The to-do list
Every night, before I go to bed, I write out a to-do list for the following day. Most nights, it's astonishingly long. I don't know if this is a sign that I am overly organized or I take on too much or what.
To-do lists are, of course, an excellent organizational tool. Provided you actually make them! I missed writing my list last Sunday night. I was so tired from the weekend that I fell asleep on the couch. The next day I missed a dentist appointment. Figures.
But my to-do list is as much a comfort item as an organizational tool. I almost feel naked if it's not in my bag or close by, and I depend on it to help me get through my day. (Seems like the "senior moments" started in earnest when the birthdays ticked to 40). The days I don't have the list with me, I find myself a little lost. What was it I needed to do? Where? Huh?
When things are crazy busy, I cling to the list a little more tightly. It helps me remember to keep putting one foot in front of the other and to keep going. It helps me keep my head up. The lists become lists of goals as much as tasks to tick off as completed.
All the things a mom doesLately, though, the to-do list is not just one list. It's several, including one list detailing the other lists I need to write out. Clearly, I'm reaching critical mass on what is going on in my life. How much is too much?
So what kinds of things are on my to-do list(s)?
There's the daily to-do list reminding me to go to the dry cleaner or call the vet or fax in those insurance form or make an appointment for an oil change. It also includes lists of people to whom I owe calls or emails or actual snail mail letters.
There's the garden to-do list, helping me prioritize which beds need weeding first (and worst!) and reminding me that I need to fertilize the climbing hydrangea and consider what needs to go into that still bare spot at the far end of the yard.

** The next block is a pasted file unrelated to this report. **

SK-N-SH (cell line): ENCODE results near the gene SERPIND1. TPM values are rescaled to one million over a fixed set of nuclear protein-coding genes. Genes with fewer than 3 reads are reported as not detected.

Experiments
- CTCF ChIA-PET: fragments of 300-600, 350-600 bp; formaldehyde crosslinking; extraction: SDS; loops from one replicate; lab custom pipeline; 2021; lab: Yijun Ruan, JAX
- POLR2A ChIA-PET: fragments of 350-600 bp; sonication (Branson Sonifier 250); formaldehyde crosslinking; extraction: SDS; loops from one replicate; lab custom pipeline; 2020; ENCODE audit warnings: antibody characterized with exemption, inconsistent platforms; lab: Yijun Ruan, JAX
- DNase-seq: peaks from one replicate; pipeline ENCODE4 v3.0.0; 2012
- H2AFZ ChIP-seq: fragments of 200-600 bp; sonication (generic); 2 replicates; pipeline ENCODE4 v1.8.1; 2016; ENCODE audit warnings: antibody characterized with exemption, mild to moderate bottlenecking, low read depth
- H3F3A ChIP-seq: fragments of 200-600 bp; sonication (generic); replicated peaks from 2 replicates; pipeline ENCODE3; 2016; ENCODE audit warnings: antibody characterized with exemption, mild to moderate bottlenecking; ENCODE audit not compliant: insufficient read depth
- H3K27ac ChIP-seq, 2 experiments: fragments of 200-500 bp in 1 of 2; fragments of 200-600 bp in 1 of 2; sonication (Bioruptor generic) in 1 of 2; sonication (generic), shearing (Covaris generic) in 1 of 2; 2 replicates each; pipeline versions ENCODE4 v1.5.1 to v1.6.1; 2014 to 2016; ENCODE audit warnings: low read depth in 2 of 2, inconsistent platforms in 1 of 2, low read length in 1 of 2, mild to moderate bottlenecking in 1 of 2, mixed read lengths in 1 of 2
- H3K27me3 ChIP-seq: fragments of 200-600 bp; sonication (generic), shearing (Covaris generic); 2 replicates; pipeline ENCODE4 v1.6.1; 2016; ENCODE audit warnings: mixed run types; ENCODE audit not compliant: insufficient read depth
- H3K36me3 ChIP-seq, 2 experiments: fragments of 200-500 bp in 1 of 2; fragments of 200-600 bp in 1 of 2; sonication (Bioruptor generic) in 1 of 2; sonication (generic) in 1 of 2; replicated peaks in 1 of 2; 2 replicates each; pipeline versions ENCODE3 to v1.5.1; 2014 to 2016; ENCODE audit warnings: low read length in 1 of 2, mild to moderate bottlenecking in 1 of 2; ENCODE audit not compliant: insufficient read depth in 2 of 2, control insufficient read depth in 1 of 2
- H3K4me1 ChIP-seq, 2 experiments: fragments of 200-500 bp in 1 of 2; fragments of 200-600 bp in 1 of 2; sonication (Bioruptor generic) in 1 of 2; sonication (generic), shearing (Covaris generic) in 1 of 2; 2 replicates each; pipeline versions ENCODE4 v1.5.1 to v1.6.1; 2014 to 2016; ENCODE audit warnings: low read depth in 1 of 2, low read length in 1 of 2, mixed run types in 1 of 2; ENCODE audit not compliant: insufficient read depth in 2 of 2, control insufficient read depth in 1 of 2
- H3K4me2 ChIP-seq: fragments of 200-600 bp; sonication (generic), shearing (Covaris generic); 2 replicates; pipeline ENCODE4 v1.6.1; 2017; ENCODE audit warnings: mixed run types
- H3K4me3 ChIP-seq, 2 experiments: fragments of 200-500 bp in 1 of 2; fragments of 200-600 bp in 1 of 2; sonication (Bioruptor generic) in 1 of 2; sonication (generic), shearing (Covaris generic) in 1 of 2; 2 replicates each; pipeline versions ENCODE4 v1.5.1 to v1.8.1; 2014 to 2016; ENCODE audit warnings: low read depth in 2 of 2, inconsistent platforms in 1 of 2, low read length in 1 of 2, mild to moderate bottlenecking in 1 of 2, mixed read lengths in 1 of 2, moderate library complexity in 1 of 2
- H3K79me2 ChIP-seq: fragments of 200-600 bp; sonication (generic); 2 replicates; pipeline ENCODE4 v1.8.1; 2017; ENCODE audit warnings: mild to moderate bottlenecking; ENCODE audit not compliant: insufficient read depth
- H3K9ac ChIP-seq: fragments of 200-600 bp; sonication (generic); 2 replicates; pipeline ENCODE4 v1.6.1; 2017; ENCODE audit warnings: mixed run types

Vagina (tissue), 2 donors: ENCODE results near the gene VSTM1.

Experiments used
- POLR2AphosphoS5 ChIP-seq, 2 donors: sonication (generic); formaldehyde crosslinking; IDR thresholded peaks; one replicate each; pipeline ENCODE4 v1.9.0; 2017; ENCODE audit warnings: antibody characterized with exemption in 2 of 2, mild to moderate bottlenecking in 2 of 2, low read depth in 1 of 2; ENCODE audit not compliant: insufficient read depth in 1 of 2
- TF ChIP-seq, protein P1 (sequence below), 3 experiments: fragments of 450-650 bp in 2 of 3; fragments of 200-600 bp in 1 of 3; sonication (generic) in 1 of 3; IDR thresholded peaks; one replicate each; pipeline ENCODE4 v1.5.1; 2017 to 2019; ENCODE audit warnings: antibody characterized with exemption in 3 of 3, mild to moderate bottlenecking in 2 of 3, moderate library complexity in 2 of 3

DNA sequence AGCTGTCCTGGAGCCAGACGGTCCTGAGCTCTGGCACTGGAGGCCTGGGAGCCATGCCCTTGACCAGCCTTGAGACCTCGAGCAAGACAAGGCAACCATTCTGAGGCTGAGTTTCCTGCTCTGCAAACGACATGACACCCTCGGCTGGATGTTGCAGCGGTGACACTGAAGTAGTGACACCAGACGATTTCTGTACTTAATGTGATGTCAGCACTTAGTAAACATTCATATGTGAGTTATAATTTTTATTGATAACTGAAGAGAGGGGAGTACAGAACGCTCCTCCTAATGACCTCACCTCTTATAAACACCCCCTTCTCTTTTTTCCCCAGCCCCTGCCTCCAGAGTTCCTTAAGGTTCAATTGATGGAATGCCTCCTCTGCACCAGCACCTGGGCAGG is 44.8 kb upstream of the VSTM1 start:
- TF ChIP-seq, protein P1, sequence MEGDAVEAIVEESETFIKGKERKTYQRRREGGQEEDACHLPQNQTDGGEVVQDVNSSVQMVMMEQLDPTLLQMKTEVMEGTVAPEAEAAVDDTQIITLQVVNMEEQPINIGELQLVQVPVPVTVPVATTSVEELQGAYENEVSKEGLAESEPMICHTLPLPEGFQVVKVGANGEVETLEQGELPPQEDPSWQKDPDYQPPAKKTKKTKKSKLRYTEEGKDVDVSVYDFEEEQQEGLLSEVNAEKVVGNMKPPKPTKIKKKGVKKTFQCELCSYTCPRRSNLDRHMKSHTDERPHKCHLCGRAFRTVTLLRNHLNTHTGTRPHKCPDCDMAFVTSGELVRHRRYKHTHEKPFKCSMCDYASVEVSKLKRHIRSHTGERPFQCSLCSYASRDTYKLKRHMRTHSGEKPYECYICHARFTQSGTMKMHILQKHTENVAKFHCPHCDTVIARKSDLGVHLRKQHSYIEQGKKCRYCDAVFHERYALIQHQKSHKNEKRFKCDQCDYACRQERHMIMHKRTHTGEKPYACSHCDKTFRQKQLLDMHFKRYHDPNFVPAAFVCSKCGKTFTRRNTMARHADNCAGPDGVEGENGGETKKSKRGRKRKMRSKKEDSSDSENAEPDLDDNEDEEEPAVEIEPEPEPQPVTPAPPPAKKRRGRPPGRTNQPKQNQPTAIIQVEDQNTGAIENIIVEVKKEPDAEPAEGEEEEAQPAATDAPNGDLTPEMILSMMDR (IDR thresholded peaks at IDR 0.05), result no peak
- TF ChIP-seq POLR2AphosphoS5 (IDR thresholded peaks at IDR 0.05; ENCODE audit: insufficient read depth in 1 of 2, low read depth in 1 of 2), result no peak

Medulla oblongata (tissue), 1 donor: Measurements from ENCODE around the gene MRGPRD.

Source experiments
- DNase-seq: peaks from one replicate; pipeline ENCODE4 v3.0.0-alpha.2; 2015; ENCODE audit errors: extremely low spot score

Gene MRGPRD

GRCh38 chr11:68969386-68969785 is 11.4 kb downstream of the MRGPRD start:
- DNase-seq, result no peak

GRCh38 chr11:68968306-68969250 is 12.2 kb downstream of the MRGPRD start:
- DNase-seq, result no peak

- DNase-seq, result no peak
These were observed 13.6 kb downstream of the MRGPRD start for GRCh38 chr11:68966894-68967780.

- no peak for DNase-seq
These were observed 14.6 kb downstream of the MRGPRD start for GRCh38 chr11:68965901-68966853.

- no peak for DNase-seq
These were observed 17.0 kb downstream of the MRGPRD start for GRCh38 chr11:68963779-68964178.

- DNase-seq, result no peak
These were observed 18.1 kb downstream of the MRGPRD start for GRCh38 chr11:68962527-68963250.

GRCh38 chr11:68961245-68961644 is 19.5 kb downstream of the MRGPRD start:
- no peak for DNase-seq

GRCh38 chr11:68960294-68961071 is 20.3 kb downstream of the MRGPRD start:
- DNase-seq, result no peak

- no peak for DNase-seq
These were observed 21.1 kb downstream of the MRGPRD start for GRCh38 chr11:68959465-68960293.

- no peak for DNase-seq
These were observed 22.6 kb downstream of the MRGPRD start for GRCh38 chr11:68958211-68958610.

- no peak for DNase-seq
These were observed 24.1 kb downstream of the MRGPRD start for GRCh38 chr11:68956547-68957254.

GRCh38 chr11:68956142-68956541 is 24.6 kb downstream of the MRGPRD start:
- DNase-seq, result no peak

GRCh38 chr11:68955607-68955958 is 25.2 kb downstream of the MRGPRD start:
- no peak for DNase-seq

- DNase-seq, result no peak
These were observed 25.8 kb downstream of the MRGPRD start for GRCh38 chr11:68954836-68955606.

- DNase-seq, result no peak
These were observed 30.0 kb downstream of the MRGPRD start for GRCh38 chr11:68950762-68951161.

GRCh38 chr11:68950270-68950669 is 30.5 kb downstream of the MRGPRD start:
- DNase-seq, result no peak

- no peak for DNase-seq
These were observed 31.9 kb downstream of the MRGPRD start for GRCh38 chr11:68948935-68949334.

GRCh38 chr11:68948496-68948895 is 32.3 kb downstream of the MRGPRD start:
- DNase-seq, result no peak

There's the house to-do list, including noting which area is most overdue for a thorough scrub, reminding me that the kids' bookcases need a sorting out, and by the way, the seventeen year old toaster just died and we need a new one.
There's the summer projects to-do list, most of which has been transferred over from last summer. There's some painting and general house maintenance that needs to be addressed. So that some of it actually gets done this summer, I need to make a note on my main to do list to prioritize this list.
There's the kid to-do list: things kid-related that I need to accomplish. Research what the kids need for day camps this summer, figure out if Sunshine is old enough for her own library card (she's been asking for one), think about whether we want to adjust how we handle allowances going forward, brainstorm birthday party ideas. And so on.
There's my super personal to-do list. It has things like take a walk and take the camera with me, find time to read another chapter in that book, remember to thank Alfs for helping with dinner last night, make notes of favorite books from childhood so I can get them for the boys, figure out a date night for my husband and me, and so on.
Enough is enoughWhen the to-do lists get too long or too numerous, it's my signal that I need to step back, take a deep breath and prioritize. As much as I want to do everything, and as much as the list helps me do a lot of things, I can't do everything. It's physically and emotionally impossible. It's then that I need to prioritize getting my list back to just one, highly prioritized list, and delegating other items as best as I can. Tonight I'll pour a glass of wine, sit down with all my lists, take some deep, cleansing breaths and consolidate to one.
Amid all the craziness, it can be easy to put off that very important, centering task. But I am sure I'll get it done. After all, it's on my to-do list.